The City of Kingston, NY

    Welcome to the City of Kingston, NY

    Kingston, dating to the arrival of the Dutch in 1652, is a vibrant city with rich history and architecture, was the state's first capital, and a thriving arts community. City Hall is in the heart of the community at 420 Broadway, and is open from 8:30 a.m. to 4:30 p.m., except July & August (9 a.m. to 4 p.m.).  Come tour our historic City, with restaurants that are among the region's finest, and local shopping that promises unique finds.

    Historic Churches

    Kingston is home to many historic churches. The oldest church still standing is the First Reformed Protestant Dutch Church of Kingston which was organized in 1659. Referred to as The Old Dutch Church, it is located in Uptown Kingston. Many of the city's historic churches populate Wurts street (6 in one block) among them Hudson Valley Wedding Chapel is a recently restored church built in 1867 and now a chapel hosting weddings. Another church in the Rondout is located at 72 Spring Street. Trinity Evangelical Lutheran Church was founded in 1849. The original church building at the corner of Hunter Street and Ravine Street burned to the ground in the late 1850s. The current church on Spring Street was built in 1874.

    Kingston, NY

    Kingston became New York's first capital in 1777, and was burned by the British on October 13, 1777, after the Battles of Saratoga. In the 19th century, the city became an important transport hub after the discovery of natural cement in the region, and had both railroad and canal connections.

    Kingston, NY

    The town of Rondout, New York, now a part of the city of Kingston, became an important freight hub for the transportation of coal from Honesdale, Pennsylvania to New York City through the Delaware and Hudson Canal. This hub was later used to transport other goods, including bluestone. Kingston shaped and shipped most of the bluestone made to create the sidewalks of New York City.


    Contact Us

    City Hall Address:
    420 Broadway
    Kingston, New York

    (845) 331-0080
    [email protected]

    Kingston News

    10/2/2019 - City of Kingston Moves Broadway Streetscape Project Forward



    October 2, 2019 


    City of Kingston Moves Broadway Streetscape Project Forward


    KINGSTON, NY – Mayor Steve Noble is pleased to announce that the City of Kingston is advancing the Broadway Streetscape Project, which will begin construction in Spring 2020. The City has finalized design plans and the bid for construction is expected to be advertised in November. Broadway Streetscape Project goals are to improve the safety of all travelers on the Broadway corridor, to improve traffic flow, and enhance the aesthetics of the Midtown business district.   


    This project renovates Broadway from East St. James Street to Grand Street and will include:

    • new ADA accessible sidewalks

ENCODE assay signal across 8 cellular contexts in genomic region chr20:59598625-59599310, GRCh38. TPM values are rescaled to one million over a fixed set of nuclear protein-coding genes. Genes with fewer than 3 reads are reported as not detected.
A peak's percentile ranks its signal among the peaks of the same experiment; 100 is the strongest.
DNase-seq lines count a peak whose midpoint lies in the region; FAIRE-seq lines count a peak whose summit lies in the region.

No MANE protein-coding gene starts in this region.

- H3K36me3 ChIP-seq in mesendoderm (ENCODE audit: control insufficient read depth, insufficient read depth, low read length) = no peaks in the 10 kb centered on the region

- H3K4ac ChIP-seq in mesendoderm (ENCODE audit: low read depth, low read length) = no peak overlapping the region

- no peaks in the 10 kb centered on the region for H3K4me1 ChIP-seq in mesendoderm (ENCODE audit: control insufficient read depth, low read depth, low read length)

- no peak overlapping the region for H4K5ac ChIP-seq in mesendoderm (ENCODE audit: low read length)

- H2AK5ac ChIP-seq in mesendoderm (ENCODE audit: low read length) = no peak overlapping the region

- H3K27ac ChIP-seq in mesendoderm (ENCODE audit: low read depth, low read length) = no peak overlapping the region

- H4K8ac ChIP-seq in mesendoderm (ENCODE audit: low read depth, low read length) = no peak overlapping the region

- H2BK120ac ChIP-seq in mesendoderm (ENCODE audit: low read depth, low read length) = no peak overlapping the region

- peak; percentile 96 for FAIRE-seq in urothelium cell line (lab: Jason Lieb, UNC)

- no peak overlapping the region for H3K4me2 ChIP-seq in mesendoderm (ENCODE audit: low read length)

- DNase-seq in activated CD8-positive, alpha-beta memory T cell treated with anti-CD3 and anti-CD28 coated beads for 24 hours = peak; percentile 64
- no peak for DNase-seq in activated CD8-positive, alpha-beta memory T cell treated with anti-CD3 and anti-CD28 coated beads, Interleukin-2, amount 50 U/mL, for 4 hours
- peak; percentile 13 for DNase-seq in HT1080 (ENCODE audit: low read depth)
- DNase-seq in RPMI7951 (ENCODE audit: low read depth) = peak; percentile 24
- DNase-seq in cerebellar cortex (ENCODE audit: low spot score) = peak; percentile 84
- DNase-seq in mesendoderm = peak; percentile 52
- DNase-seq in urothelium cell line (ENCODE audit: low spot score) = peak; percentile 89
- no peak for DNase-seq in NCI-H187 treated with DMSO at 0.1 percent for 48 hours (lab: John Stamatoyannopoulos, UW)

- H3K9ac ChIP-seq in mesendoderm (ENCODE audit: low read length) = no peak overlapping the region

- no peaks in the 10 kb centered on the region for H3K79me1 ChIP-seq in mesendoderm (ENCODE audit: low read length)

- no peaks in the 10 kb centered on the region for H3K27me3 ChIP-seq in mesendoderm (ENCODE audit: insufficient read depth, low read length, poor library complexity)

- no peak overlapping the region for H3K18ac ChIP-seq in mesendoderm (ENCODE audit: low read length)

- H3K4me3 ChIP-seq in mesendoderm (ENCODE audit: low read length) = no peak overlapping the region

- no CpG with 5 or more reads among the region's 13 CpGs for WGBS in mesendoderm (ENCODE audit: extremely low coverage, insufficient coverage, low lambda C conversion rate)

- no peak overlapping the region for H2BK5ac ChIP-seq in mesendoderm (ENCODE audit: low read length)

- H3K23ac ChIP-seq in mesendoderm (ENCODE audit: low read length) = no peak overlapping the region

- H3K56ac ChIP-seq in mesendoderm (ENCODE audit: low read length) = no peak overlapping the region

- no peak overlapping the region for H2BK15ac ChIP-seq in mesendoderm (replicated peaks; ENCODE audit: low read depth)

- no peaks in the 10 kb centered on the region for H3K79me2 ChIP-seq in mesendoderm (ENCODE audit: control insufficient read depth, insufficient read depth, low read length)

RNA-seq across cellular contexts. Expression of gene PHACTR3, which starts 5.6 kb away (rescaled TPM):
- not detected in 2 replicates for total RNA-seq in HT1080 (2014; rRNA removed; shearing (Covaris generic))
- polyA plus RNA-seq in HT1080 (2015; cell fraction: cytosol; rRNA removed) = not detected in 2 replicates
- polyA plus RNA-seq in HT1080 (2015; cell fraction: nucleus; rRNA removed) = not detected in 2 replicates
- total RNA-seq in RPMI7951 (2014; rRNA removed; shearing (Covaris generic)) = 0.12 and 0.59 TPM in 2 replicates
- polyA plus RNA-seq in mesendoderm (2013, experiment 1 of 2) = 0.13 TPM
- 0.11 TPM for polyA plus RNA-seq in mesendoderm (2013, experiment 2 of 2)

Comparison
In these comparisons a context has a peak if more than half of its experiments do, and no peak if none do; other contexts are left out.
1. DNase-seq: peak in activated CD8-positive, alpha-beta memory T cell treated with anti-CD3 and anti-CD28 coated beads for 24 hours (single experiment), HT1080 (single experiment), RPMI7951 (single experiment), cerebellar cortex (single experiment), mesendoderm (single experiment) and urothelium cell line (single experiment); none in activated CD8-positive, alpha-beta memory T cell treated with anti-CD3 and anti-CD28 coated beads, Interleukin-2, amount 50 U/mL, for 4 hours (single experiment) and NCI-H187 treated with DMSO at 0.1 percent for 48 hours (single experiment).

• paving of the entire roadway
    • new street lane configuration for parking, bikes, and vehicles that improve safety for all users
    • synchronized traffic lights that will move vehicular traffic more quickly at a consistent, safe speed
    • new traffic and wayfinding signs
    • 49 bioswales that divert stormwater from flowing into the Rondout Creek, reduce the stormwater volume that goes to the city’s water treatment plant and improve water quality, and add greenery
    • 2 interpretive panels that explain the bioswales
    • 22 benches
    • 76 new healthy street trees that are appropriate for the environment and will not heave the sidewalk
    • 235 deciduous shrubs, 1470 herbaceous plants
    • 23 trash and 23 recycling cans
    • 28 bike racks
    • removal of antiquated parking meters and the addition of modern parking kiosks
    • integration with the design of the I-587 roundabout and seamless connections for pedestrians and bicyclists from one project to the other
    • making a connection on the Kingston Greenline and Empire State Trail 


    “This project has been in the works for many years, and I am so thrilled to see it moving forward. Broadway will be completely transformed starting at one of the gateways into Kingston to the heart of Midtown,” said Mayor Noble. “Not only will this much-used corridor be safer for all who travel there, more environmentally-friendly with green infrastructure, new street trees and plants, it will also be more attractive.”    


    Secured grant funding for the Broadway Streetscape Project construction phase is from the following sources:

    NYSDOT’s Transportation Enhancements Program - $2,001,500

    NYSDOT’s Reallocated Earmark Funds – $281,112

    NYSERDA’s Cleaner, Greener Communities Program - $520,000

    NYSDEC’s Climate Smart Communities Program - $850,000

    NYSEFC’s Green Infrastructure Grant Program - $1,292,000

    City of Kingston Local Share: at least $400,778

    Total Grant and Local Funding Secured: $5,345,790


    More information, along with planning and construction documents can be found at